The slavery engaged in during the transatlantic slave trade was evil and unbiblical. Full stop.

It was evil, however, for reasons you may not have considered. Most people think slavery in the seventeenth and eighteenth centuries was evil because it was slavery. This is incorrect. The gross immorality of the transatlantic slave trade is to be found in the man stealing that enabled the trade in the first place (Deut. 24:7); the de-humanization of many slaves by their owners (Gen. 1:27); the murderous abuse that followed (Ex. 20:13); and the selection and generational continuance of slavery based on race or skin color (Deut. 10:19). These are the biblical reasons upon which the condemnation of American slavery, and the transatlantic slave trade in general, must stand. For these reasons, we can say that the slavery we most often hear about was a terrible tragedy, a truly unbiblical travesty.

Slavery, however, by itself, is not a wicked practice, nor is it condemned in the Scriptures anywhere. Now, before you jump my case, let’s define our terms. Slavery, according to the Oxford English Dictionary, is simply defined as follows: (1) To reduce to the condition of a slave; to enslave; to bring into subjection. (2) To treat as a slave; to employ in hard or servile labor. (3) To practice slavish imitation. (4) To toil or work hard like a slave (Compact Edition, 2858). Uses (2) and (4) are probably the most enlightening and most relevant to our discussion here.

You will notice that nothing in this definition necessarily entails all the characteristics of American slavery. A slave is simply someone who is in subjection to a master (a boss) for the purposes of performing hard labor. The definitions above do not even prohibit a slave from being compensated for their labor monetarily. So, let’s stop debating whether or not slavery is wrong altogether and talk about the kinds of slavery most people are okay with.

According to the above definition, a member of the military is a slave. They meet all the requirements. They’re subjected to masters and, often times, they’re subjected to hard labor. I mean, contractually, the Department of Defense owns military members in almost every sense of the word. Military men and women are property. I should also mention that military members are obligated to work without pay if the government should experience a shutdown. I know this because I was in the military when a shutdown almost occurred—we were briefed accordingly. That’s a kind of slavery most everyone is okay with. It could even described as a necessary slavery for the purpose of defending a nation.

Factory workers are slaves. After all, they’re employed in hard labor, sometimes under other-than-desirable working conditions. Indentured servants, though often contrasted with slaves, are in fact slaves according to the above definition! I would argue that most American employees are slaves, or at least are trained to think like salves. Most Americans are eye-deep in debt and are contractually obligated by a bank to pay that debt off. That’s a kind of self-induced slavery. They’re not free, they belong to the bank until their note is paid in full. We must remember that anything that obstructs freedom is a form of slavery. On the spiritual side of the coin, that looks like bondage to sin or, more positively, submission to the Lord Jesus—in whom we are freed from our “freedom” to sin. On the earthly side of the coin, that looks like forfeiture of inalienable rights or the submission of oneself to a master. Yet, most of these obstructions of freedom are perfectly acceptable in American society, and, many of them are biblically permissible, excepting bondage to sin and perhaps the pursuit of debt, depending on what the debt is for, of course.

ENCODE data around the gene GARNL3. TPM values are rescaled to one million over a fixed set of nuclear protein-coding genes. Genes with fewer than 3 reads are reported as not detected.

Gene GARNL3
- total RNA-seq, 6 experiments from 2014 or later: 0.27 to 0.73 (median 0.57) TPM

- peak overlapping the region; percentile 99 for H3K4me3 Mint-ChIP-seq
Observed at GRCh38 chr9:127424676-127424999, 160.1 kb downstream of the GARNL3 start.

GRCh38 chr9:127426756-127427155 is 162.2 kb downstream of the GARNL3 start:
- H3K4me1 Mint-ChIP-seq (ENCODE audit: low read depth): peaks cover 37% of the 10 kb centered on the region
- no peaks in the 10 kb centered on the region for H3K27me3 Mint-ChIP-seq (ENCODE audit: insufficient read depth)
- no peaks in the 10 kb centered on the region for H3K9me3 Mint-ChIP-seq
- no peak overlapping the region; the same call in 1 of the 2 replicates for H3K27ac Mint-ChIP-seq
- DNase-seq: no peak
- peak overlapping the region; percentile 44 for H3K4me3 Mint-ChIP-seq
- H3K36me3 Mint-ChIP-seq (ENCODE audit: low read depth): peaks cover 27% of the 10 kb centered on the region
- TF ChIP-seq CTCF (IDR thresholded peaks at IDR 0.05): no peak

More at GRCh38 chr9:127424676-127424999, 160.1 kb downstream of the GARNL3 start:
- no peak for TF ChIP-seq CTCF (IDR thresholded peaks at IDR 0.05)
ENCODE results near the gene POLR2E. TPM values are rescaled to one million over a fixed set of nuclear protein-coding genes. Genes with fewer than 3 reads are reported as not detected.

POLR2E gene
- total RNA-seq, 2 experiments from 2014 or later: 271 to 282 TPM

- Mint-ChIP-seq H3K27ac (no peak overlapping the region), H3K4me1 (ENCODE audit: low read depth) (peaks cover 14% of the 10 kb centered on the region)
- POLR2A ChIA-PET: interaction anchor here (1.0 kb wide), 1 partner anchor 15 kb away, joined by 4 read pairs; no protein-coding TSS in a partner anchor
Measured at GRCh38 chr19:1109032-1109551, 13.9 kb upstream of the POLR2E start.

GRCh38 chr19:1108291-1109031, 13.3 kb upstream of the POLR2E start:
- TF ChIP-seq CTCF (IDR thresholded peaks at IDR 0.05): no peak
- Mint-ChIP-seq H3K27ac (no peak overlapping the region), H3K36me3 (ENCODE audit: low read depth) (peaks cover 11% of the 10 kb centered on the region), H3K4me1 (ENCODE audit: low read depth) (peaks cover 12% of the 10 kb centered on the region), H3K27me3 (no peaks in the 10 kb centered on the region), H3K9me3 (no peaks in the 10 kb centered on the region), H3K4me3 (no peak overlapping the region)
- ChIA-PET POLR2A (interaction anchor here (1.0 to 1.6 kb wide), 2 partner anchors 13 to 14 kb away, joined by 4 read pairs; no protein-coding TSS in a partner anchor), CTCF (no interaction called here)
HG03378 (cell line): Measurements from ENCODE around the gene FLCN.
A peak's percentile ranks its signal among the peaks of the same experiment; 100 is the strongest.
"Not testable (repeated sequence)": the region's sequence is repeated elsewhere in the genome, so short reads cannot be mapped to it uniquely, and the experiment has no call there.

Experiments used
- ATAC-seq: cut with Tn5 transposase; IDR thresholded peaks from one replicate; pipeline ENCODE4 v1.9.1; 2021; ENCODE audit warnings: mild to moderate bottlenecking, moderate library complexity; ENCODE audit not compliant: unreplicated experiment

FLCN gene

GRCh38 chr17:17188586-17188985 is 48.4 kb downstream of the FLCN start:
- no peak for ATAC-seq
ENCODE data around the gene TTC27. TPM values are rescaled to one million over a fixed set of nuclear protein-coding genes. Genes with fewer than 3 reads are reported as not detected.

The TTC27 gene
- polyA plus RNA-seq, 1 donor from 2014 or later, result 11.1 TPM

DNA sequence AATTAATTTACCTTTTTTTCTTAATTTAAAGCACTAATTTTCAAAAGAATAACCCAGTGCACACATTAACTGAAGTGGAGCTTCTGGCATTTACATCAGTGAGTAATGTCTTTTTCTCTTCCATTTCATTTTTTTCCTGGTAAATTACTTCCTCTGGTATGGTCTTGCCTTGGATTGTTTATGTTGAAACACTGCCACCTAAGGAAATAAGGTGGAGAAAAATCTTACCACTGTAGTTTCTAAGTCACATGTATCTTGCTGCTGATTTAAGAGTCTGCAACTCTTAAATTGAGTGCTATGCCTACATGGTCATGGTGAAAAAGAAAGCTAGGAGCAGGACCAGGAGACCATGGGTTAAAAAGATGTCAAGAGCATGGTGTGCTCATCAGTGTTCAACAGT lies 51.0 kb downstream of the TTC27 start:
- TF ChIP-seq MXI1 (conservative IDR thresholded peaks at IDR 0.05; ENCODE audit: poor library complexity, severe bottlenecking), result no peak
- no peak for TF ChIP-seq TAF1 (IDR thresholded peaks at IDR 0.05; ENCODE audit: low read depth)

It’s not unbiblical for a person to work at a factory. It’s not unbiblical to serve in a military. Indentured servitude isn’t unbiblical. Yet, according to the most accurate and historical definition of the term I could find in the English language, those three forms of employment would constitute some form of slavery, albeit not the chattel slavery of the antebellum South.

Now, I must qualify what I’ve said, lest someone accuse me of actively pursuing a return to any form of earthly slavery. Biblically speaking, earthly freedom is preferred to earthly slavery. Paul says in 1 Corinthians 7:23, “You were bought at a price; do not become slaves of men.” If slavery is not your current station, do not seek to become a slave. Be content with where you are. This goes, probably most explicitly, for debt. In a day and age where anyone can buy just about anything they want, so long as they have the credit, slavery is rampant. “Do not,” says Paul, “seek to become a slave. Be content with where you are in Christ.” However, as we know with Philemon and Onesimus, Philemon’s slave, if slavery is your station, and there is no injustice being done you, then remain content in Christ. First Corinthians 7:21 says, “Were you called while a slave? Do not be concerned about it; but if you can be made free, rather use it.” Be content in Christ. If freedom is lawfully available, take advantage of it to the glory of God.

In closing, we should remember that Christians are slaves of King Jesus. Ephesians 6:5-6 says, “Slaves, be obedient to those who are your masters according to the flesh, with fear and trembling, in the sincerity of your heart, as to Christ; not by way of eyeservice, as men-pleasers, but as slaves of Christ, doing the will of God from the heart.” This shows us, at the very least, that slavery cannot be intrinsically evil. It’s certain kinds of slavery that are evil, but not all slavery. I, for one, am blessed beyond measure to be a slave of the Lord Jesus Christ. For He is a kind, caring, and gentle slave Master.

J. S.